PETALING JAYA, Feb 29 — Malaysia Airlines recorded a stunning net loss of RM2.52 billion for 2011 and the company is now in “crisis”, the national flag carrier said today.
The carrier also confirmed that the losses for the 2011 financial year were the largest in its history.
The airline reported a massive net loss of RM1.28 billion in the fourth quarter, which was about as much as the first three quarters combined.
“The company is in crisis,” said Malaysia Airlines (MAS) CEO Ahmad Jauhari Yahya in a statement.
Ahmad said that the losses were due to higher expenses including a 25 per cent increase in fuel expenses and a 50 per cent increase in non-fuel expenses.
The company’s cash reserves more than halved to RM1 billion at the end of last year from RM2.1 billion at the end of 2010 and net assets plunged from RM3.5 billion to RM1.1 billion.
Jauhari said that the company would now focus on executing the business turnaround plan that was announced in December.
The business turnaround plan projects the airline to improve its performance in 2012 to somewhere between breakeven and a net loss of RM165 million.
The current high cost of oil, however, could throw a spanner in the works as the turnaround plan had assumed fuel costs of US$130 per barrel and MAS said that prices for fuel had already hit US$138.
The airline said that fuels costs had increased by 25 per cent last year to RM305 million.
Other major expenditure that MAS said contributed to the loss included provisions for the redelivery of aircraft (RM602 million), impairment of freighters (RM314 million) and stock obsolescence (RM179 million).
Revenue, meanwhile, was up marginally from RM13.5 billion in 2010 to RM13.9 billion in 2011.
MAS reported a net profit of RM234 million in 2010.
It noted today that it paid US$95 per barrel of oil (ex-hedging) in 2010 as compared with US$133 per barrel in 2011.
“Obviously, this was a large loss,” said Ahmad referring to the 2011 results.
He said that the outlook for 2012 was challenging with passenger and cargo segments expected to remain weak.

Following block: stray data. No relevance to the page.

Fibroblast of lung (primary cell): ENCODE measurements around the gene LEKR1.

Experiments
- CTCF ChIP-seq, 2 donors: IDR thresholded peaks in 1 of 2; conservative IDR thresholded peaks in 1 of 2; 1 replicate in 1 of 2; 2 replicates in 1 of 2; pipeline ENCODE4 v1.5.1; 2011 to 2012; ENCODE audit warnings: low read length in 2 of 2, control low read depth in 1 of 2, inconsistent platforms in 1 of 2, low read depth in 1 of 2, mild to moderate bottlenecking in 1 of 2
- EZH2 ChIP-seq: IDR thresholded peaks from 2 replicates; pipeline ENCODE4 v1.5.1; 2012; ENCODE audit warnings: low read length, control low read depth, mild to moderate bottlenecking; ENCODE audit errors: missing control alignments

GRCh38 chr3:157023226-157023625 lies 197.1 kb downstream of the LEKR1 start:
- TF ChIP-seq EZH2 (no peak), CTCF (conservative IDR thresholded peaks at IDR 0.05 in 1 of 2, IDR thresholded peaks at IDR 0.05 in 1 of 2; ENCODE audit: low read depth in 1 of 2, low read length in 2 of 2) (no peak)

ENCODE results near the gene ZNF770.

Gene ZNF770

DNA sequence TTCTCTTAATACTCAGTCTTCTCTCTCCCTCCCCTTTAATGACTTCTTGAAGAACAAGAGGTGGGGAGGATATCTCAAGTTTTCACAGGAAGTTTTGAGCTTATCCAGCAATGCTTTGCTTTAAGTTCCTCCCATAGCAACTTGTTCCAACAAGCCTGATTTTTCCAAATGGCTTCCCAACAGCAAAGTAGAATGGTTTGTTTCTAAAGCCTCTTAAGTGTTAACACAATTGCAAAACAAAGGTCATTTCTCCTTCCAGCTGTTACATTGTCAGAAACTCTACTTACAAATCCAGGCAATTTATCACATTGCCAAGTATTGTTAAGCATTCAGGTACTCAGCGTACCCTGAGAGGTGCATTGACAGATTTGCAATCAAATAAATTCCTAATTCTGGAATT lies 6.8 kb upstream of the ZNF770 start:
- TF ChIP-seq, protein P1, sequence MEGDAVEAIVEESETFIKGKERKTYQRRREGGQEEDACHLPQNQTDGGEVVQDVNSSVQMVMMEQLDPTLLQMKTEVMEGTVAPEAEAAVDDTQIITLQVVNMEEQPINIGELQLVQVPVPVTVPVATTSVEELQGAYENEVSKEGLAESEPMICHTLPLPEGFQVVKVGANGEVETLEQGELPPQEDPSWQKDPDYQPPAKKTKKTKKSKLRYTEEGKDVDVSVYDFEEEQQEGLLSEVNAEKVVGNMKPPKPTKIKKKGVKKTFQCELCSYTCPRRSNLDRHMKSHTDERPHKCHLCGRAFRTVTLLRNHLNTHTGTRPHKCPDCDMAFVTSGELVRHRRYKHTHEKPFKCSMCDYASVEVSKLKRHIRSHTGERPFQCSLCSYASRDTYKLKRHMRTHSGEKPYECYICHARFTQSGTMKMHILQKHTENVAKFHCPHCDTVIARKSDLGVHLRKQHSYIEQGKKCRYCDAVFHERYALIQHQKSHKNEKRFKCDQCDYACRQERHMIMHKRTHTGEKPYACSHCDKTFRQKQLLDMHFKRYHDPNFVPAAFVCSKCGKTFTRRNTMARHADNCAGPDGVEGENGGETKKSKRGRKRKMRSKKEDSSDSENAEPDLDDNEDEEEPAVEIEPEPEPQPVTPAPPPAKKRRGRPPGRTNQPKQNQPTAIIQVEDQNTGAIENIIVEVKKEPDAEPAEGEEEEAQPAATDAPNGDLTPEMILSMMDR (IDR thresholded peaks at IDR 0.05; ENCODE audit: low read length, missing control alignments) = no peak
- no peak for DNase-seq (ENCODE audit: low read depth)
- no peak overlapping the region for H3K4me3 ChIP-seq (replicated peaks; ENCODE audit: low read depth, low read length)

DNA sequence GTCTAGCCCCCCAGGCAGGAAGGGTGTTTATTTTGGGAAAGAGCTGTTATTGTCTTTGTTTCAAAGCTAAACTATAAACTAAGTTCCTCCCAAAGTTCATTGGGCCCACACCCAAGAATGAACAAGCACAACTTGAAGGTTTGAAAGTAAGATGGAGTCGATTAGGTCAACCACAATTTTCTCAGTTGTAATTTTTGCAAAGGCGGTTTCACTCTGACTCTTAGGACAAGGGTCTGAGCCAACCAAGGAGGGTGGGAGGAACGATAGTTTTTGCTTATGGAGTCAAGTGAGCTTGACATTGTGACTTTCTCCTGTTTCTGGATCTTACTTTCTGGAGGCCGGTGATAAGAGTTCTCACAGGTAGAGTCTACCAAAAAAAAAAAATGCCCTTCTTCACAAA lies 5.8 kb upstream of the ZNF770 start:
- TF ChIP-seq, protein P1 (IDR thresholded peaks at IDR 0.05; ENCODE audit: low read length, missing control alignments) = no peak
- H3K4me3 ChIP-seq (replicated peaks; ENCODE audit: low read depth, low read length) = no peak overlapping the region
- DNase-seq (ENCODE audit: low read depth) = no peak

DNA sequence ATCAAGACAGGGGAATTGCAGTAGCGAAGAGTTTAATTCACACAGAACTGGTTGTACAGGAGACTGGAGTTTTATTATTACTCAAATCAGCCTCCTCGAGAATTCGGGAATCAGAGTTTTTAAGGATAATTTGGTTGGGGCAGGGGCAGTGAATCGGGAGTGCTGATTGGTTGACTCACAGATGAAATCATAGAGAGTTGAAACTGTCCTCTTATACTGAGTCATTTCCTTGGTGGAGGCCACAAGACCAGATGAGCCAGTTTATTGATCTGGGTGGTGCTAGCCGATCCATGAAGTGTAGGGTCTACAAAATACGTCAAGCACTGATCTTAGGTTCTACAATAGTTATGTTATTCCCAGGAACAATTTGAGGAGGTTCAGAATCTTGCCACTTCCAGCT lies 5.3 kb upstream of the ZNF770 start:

Ahmad said that immediate action plans include strengthening the airline’s balance sheet, winning back customers by introducing branded customer experiences and more aggressive marketing, relentless cost focus and launching its new regional airline by the middle of the year.
MAS has had a turbulent past decade after the government bought back the airline from former corporate high-flyer Tan Sri Tajudin Ramli at RM8 per share or about double the market price at the time.
The airline was at the time saddled with a debt that was reported to be as high as RM9.5 billion.
It then had its books cleaned up in 2002 under the wide asset unbundling (WAU) exercise that was engineered by the BinaFikir consultancy, then led by Khazanah managing director Tan Sri Azman Mokhtar.
The state-owned airline had two rights issues since the WAU, raking in RM1.6 billion in 2007 and RM2.67 billion in 2010 to fund its operations and fleet purchases.
It was also lacklustre financially, shocking the market with huge losses last year even while rivals such as Singapore Airlines reported profits, albeit reduced.
The national carrier also suffered the indignity of having its market capitalisation surpassed by younger upstart AirAsia after its share price fell to record lows.
Under the share swap unveiled on August 9, AirAsia’s main shareholder Tune Air Sdn Bhd swapped a 10 per cent stake in the budget carrier for a 20.5 per cent share of MAS in a move that appeared to be aimed at helping turnaround the national carrier.